Facebook Faceoff

Paul Ceglia’s at It Again, Claiming His Constitutional Rights Are Being Violated

This guy.
Mr. Ceglia. (facebook.com)

Mr. Ceglia. (facebook.com)

You’ve got to hand it to Paul Ceglia, the man who would own Facebook. Most people, when charged with criminal fraud by the U.S. government, would abandon the civil lawsuit that got them into trouble in the first place. Not Mr. Ceglia. This onetime wood-pellet salesman is continuing his quixotic quest to claim a slice of the social network.

The Wall Street Journal reports that he’s now suing to stop the criminal proceedings against him, accusing U.S. Attorney General Eric Holder and New York U.S. Attorney Preet Bharara of violating his constitutional rights.

This is starting to sound less Law and Order, more junior varsity mock trial. 

Yesterday, Mr. Ceglia’s representatives filed a complaint alleging that Misters Holder and Bharara are violating his first amendment rights, claiming they “intentionally, willfully and maliciously interfered with Plaintiff’s enumerated protected right by commencing a federal criminal prosecution.” He’s well within his rights to file a lawsuit, the complaint argues, and the federal government has no right to prosecute him for doing so. (This of course ignores the fact that the case against him revolves around documents that the federal government says are false.)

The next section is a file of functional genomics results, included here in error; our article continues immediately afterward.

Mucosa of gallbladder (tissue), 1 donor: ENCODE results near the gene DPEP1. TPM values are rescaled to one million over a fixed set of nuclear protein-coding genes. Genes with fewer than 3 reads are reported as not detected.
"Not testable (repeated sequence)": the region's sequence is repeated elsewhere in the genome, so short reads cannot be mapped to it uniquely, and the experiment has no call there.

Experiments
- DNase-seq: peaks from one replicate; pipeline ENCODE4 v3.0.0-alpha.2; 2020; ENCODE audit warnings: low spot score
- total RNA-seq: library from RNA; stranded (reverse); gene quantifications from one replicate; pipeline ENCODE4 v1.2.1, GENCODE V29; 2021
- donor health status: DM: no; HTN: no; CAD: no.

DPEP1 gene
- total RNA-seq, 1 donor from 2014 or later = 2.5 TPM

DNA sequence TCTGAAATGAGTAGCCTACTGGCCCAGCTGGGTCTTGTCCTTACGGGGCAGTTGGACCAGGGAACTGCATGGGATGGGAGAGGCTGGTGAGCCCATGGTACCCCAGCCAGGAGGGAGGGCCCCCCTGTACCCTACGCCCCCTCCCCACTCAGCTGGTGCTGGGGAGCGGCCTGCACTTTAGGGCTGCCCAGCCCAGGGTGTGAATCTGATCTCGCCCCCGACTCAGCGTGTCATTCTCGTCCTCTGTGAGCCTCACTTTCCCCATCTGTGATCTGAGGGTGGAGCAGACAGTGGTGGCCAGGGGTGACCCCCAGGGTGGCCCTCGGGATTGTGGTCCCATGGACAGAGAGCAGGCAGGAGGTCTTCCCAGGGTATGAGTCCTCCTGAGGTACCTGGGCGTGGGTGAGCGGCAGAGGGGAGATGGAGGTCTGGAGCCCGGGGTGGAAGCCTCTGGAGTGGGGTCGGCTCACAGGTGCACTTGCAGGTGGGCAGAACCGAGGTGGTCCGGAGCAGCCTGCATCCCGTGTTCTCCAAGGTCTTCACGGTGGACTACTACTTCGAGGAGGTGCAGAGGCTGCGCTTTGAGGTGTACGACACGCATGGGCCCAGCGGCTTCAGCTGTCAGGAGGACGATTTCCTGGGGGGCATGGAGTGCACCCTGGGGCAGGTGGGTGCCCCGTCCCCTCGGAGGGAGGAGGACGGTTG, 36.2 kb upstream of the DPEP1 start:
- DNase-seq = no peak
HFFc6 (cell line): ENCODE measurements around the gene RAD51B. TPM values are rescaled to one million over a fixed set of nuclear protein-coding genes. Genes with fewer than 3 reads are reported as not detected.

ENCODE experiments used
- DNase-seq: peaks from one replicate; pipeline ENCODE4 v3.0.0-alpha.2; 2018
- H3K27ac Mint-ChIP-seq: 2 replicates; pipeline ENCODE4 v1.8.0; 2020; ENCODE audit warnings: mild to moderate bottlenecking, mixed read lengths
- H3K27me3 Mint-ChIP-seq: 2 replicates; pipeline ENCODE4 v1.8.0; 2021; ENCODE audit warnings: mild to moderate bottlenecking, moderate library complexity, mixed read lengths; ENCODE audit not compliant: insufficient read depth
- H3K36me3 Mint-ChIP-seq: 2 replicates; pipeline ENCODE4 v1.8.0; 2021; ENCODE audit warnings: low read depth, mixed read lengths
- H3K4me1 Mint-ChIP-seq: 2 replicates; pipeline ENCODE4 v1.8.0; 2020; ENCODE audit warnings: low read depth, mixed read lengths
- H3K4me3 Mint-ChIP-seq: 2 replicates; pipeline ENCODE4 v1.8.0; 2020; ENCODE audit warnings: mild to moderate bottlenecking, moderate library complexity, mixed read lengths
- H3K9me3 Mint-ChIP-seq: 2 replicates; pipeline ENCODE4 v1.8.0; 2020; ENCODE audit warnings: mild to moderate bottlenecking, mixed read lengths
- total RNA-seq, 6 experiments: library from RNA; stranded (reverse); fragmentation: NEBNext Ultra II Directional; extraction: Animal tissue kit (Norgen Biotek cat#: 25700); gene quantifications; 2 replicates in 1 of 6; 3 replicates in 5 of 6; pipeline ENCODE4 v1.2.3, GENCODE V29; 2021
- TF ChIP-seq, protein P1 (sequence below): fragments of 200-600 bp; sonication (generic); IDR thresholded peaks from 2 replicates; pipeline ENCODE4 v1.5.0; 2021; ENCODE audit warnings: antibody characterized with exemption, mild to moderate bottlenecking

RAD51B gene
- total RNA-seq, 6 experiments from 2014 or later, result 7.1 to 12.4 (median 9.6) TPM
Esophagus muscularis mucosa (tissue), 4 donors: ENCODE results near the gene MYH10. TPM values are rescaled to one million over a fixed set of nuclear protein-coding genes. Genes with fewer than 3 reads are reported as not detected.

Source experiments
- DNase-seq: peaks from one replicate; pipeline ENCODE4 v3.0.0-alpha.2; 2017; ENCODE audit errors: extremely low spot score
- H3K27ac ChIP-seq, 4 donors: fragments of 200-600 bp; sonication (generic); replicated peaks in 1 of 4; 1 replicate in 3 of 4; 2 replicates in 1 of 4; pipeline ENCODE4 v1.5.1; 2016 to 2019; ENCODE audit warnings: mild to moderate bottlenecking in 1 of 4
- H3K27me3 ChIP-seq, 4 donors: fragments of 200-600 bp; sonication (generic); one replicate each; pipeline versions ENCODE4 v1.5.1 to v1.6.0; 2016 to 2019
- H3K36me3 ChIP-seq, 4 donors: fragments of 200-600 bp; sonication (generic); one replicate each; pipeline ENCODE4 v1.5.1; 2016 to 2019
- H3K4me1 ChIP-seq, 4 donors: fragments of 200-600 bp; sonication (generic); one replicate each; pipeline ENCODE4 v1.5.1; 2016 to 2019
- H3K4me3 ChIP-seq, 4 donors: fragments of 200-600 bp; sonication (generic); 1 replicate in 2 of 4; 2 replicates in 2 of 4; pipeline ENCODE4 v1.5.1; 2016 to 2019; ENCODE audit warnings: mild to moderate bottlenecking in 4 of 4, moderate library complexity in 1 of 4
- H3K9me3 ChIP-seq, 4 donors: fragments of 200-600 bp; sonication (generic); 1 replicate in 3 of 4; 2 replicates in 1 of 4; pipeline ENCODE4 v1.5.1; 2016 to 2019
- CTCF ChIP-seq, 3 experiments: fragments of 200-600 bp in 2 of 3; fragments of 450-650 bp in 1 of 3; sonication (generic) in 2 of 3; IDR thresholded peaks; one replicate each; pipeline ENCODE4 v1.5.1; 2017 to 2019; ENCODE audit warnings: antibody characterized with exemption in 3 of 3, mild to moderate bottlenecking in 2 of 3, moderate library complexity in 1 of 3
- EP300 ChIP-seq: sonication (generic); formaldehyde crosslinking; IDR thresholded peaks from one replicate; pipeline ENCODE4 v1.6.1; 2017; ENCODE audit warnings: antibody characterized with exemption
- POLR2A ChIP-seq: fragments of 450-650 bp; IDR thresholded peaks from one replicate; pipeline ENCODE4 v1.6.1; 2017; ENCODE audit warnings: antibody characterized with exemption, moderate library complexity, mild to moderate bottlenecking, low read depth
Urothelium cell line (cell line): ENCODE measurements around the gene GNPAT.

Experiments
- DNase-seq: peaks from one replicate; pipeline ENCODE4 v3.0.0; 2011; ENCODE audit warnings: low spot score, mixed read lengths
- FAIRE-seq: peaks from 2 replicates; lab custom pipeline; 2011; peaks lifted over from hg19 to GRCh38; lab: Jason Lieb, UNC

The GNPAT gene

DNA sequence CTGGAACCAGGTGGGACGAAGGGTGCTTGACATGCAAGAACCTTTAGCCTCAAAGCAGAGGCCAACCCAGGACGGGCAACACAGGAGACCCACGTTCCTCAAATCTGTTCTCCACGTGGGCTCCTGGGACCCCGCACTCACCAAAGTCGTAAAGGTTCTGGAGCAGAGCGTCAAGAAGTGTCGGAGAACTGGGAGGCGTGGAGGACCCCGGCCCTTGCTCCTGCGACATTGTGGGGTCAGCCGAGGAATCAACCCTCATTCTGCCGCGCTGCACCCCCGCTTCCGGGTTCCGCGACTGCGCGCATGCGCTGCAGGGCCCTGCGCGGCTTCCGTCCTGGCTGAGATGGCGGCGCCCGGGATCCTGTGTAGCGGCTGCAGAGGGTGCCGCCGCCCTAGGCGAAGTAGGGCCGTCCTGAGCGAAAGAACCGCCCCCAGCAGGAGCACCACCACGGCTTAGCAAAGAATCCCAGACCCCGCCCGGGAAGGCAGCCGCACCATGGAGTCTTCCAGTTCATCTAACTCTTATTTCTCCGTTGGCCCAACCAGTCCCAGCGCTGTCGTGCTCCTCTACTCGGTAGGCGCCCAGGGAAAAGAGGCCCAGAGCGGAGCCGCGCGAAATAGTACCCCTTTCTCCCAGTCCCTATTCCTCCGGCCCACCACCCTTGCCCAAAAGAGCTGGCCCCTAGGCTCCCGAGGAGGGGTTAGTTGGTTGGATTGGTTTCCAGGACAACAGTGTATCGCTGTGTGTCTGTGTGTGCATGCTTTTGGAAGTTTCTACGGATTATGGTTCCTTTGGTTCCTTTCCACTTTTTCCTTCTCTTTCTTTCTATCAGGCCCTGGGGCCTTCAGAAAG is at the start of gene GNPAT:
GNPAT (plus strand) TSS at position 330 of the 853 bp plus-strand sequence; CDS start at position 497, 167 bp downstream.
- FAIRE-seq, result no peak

As the complaint puts it:

Acting in their official capacities and under color of legal authority, with malice aforethought, Defendants commenced a federal criminal proceeding arising out of the proper and good faith filing of Plaintiff’s civil lawsuit against a United States Citizen.

Mr. Ceglia and his representatives take their accusations a step further, playing up the fact that Mr. Bharara previously worked at Gibson Dunn, the firm representing Facebook in Mr. Ceglia’s civil suit.

It’s all in the service of attempting to get the criminal case tossed or, to put it in fancy lawyer talk, Mr. Ceglia “brings the instant action to restrain and enjoin the Government from continuing to violate Plaintiff’s First Amendment rights.”

Say what you will about Mr. Ceglia–the man sure knows how to stick to his story.

Follow Kelly Faircloth on Twitter or via RSS. kfaircloth@observer.com